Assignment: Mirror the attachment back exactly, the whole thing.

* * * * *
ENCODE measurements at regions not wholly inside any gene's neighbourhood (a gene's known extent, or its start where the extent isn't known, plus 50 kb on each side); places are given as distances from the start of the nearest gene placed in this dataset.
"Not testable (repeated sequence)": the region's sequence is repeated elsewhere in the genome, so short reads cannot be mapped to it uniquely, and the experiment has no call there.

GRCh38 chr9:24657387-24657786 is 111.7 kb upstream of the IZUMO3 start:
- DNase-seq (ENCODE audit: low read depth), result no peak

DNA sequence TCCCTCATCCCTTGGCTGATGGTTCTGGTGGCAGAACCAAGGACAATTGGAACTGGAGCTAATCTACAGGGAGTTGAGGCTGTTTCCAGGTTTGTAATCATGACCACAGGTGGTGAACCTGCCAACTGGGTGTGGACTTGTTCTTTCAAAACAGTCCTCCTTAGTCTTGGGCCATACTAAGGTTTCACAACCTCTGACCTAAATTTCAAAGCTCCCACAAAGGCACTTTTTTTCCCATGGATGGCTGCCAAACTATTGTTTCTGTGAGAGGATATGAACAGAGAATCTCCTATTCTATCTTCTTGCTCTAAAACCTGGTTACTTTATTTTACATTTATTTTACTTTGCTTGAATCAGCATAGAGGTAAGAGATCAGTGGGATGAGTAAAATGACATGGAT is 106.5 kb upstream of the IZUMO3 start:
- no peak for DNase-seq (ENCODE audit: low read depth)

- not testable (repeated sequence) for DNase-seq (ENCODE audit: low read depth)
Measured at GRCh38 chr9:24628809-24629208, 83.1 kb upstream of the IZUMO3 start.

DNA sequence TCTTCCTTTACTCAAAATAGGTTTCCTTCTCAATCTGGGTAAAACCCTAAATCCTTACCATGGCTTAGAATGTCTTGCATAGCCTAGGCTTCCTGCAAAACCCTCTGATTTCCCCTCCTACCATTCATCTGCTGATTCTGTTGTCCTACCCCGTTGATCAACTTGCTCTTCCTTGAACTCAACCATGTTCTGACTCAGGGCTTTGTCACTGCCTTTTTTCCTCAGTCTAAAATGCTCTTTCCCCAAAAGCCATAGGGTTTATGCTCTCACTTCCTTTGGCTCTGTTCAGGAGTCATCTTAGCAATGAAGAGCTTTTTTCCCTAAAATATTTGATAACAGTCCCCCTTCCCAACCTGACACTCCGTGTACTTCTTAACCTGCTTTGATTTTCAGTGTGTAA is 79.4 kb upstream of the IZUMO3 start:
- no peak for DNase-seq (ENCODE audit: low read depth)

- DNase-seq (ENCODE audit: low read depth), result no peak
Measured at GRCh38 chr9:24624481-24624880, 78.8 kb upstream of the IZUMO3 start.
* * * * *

ENCODE measurements at regions not wholly inside any gene's neighbourhood (a gene's known extent, or its start where the extent isn't known, plus 50 kb on each side); places are given as distances from the start of the nearest gene placed in this dataset.
"Not testable (repeated sequence)": the region's sequence is repeated elsewhere in the genome, so short reads cannot be mapped to it uniquely, and the experiment has no call there.

GRCh38 chr9:24657387-24657786 is 111.7 kb upstream of the IZUMO3 start:
- DNase-seq (ENCODE audit: low read depth), result no peak

DNA sequence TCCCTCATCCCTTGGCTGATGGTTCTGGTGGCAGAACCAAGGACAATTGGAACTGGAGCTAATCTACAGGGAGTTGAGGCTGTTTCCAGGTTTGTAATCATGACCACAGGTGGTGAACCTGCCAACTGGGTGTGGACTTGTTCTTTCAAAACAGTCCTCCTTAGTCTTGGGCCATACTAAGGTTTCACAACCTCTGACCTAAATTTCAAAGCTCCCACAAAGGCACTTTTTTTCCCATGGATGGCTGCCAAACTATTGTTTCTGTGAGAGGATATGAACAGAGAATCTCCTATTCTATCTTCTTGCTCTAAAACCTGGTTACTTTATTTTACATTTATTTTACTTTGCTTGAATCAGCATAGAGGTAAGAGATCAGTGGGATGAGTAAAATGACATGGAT is 106.5 kb upstream of the IZUMO3 start:
- no peak for DNase-seq (ENCODE audit: low read depth)

- not testable (repeated sequence) for DNase-seq (ENCODE audit: low read depth)
Measured at GRCh38 chr9:24628809-24629208, 83.1 kb upstream of the IZUMO3 start.

DNA sequence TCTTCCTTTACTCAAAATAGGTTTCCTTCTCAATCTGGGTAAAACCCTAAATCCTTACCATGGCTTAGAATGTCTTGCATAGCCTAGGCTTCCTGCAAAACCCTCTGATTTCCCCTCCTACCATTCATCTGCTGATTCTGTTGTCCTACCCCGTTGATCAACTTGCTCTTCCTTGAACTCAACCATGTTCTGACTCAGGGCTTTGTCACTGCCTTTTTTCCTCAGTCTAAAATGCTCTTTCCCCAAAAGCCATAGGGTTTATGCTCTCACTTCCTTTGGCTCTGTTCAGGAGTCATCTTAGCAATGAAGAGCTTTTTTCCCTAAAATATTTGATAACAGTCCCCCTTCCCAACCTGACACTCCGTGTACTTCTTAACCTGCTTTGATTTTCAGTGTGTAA is 79.4 kb upstream of the IZUMO3 start:
- no peak for DNase-seq (ENCODE audit: low read depth)

- DNase-seq (ENCODE audit: low read depth), result no peak
Measured at GRCh38 chr9:24624481-24624880, 78.8 kb upstream of the IZUMO3 start.